- Research Paper
- Open Access
Characterization of the hypothalamic transcriptome in response to food deprivation reveals global changes in long noncoding RNA, and cell cycle response genes
© Springer-Verlag Berlin Heidelberg 2015
Received: 2 June 2015
Accepted: 5 October 2015
Published: 16 October 2015
The hypothalamus integrates energy balance information from the periphery using different neuronal subtypes within each of the hypothalamic areas. However, the effects of prandial state on global mRNA, microRNA and long noncoding (lnc) RNA expression within the whole hypothalamus are largely unknown. In this study, mice were given either a 24-h fast, or ad libitum access to food. RNA samples were analyzed by microarray, and then a subset was confirmed using quantitative real-time PCR (QPCR). A total of 540 mRNAs were either up- or down-regulated with food deprivation. Since gene ontology enrichment analyses identified several categories of mRNAs related to cell cycle processes, ten cell-cycle-related genes were further analyzed using QPCR with six confirmed to be significantly up-regulated and one down-regulated in response to 24-h fasting. While 22 independent microRNAs were differentially expressed by microarray, secondary analysis by QPCR failed to confirm significant changes with fasting. There were 622 lncRNAs identified as differentially expressed, and of three tested by QPCR, two were confirmed. Overall, this is the first time that expression of hypothalamic lncRNAs has been shown to be responsive to food deprivation. In addition, this study is the first to identify a list of lncRNAs with high expression in RNA extracted from hypothalamus. Individual contributions from specific miRNA, lncRNA and mRNAs to the food deprivation response can now be further studied at the physiological and biochemical levels.
The hypothalamus integrates central nervous system control of energy balance including responses to both food deprivation and re-feeding. Within the hypothalamus, multiple neuronal subtypes respond with both cellular signaling (for example, leptin and insulin signals) and gene regulatory responses involving protein-coding genes (mRNA), microRNAs (miRNA) and long noncoding RNAs (lncRNA). According to the Mouse Genome Informatics: Gene Expression Database, there are 2630 mRNAs with postnatal expression in the midbrain (http://www.informatics.jax.org/, Smith et al. 2014). Of these, up to 588 are transcription factors (Good 2010). In addition, miRNAs also play a role in gene/protein regulation by repressing gene expression through an interaction with the mRNA transcript that results in either degradation or blocked translation of the mRNA. Finally, lncRNAs are emerging as key posttranscriptional regulators of mRNA, including regulation of transcription (both as scaffolds for chromatin modifying proteins and transcription factors, and as interfering moieties), splicing, mRNA decay and translation, as well as microRNA decoys (Rinn and Chang 2012; Yoon et al. 2013).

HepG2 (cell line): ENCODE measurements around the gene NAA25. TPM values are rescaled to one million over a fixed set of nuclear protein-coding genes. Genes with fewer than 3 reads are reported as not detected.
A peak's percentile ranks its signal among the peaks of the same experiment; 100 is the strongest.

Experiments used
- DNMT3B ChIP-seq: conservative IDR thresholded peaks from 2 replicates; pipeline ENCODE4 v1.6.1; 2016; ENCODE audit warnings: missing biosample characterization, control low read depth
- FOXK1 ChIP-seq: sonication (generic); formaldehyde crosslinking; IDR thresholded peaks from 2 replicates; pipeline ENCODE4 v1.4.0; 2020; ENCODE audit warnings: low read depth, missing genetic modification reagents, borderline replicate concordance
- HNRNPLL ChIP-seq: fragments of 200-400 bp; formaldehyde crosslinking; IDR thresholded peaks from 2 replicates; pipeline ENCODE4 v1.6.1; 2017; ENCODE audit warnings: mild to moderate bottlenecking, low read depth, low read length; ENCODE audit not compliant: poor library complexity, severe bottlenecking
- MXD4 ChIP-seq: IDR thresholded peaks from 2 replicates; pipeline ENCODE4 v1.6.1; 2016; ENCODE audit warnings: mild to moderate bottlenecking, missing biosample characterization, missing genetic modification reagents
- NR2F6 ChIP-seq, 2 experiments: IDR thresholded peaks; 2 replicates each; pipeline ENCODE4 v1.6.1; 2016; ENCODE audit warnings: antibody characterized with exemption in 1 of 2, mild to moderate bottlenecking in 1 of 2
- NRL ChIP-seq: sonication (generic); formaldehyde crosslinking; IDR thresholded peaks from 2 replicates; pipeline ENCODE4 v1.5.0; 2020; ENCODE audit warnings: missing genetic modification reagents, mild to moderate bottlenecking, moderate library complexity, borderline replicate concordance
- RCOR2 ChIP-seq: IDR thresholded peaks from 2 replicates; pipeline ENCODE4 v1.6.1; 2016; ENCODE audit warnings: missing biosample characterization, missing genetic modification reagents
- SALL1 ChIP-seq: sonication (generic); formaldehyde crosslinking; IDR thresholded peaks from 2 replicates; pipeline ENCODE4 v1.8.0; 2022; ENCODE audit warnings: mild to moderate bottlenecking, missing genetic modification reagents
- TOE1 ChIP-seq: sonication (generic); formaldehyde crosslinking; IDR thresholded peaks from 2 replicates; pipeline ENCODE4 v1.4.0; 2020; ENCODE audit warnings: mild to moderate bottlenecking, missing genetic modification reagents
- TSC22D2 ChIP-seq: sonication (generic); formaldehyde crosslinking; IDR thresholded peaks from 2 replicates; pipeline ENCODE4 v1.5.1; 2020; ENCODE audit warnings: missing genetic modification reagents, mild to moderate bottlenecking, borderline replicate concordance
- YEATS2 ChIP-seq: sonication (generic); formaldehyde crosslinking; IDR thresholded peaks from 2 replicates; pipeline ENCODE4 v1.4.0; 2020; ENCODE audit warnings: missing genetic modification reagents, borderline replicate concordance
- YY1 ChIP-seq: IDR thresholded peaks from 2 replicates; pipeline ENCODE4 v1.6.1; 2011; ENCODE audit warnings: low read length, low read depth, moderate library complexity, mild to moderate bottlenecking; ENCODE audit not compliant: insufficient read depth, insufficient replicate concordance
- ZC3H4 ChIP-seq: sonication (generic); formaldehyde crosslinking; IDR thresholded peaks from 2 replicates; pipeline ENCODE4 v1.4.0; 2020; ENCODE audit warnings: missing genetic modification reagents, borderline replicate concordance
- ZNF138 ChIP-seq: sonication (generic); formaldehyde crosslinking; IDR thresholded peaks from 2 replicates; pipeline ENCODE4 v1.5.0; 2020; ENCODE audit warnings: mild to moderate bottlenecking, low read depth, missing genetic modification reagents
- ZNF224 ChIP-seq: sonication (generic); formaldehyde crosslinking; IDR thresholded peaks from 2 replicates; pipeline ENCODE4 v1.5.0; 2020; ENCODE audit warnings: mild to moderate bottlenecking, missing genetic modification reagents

Differentially expressed hypothalamic mRNAs have been identified in selected rodent-based studies using the food deprivation/feeding paradigm. In a study by Poplawski et al. (2010), 48-h food deprivation in mice was used, in conjunction with a mouse expression array. This study found that global glucose metabolism was altered in response to this fast. In another study that uses laser microdissection in conjunction with rat whole-genome arrays, over 3000 differentially expressed mRNAs in the rat arcuate nucleus of the hypothalamus (Paulsen et al. 2009).
microRNAs have been reported to be differentially expressed in several brain disorders, including neuronal cancers, and neurodegeneration (Fassan et al. 2011; Roshan et al. 2009). There are also studies that demonstrate a role for microRNAs in more normal physiological processes, such as learning, synaptic plasticity and neuroadaptation (McNeill and Van Vactor 2012). A recent study using hypothalamic tissue from ob/ob mice, a genetically obese and leptin-deficient strain has identified changes in miR-200a, miR-200b and miR-429 (Crepin et al. 2014). Furthermore, within other tissue types, studies report an association of microRNA levels in adipose tissue, under high-fat diet or obesity, and in brown fat undergoing differentiation (Martinelli et al. 2010; Sun et al. 2011; Takanabe et al. 2008). Together, the evidence from these studies suggests that expression of hypothalamic microRNA may also change in response to normal changes in energy availability.
Long noncoding RNAs (lncRNA) are distinguished from microRNAs as they are more than 200 nucleotides in length (for reviews, see Kornfeld and Bruning 2014 and Kung et al. 2013). Similar to microRNAs, lncRNAs have been reported to be functionally associated with adipogenesis (Sun et al. 2013). In addition, studies also demonstrated that transcription of lncRNAs occurs in response to food supply and insulin/insulin-like growth factor levels (Ellis et al. 2014; Hellwig and Bass 2008). These indicate that lncRNAs might be involved in the energy balance regulation. In the brain, several papers have detailed the importance of lncRNA in neuronal differentiation and brain development (Aprea et al. 2013; Lin et al. 2014), but adult expression patterns under stress-type conditions such as fasting have not been reported.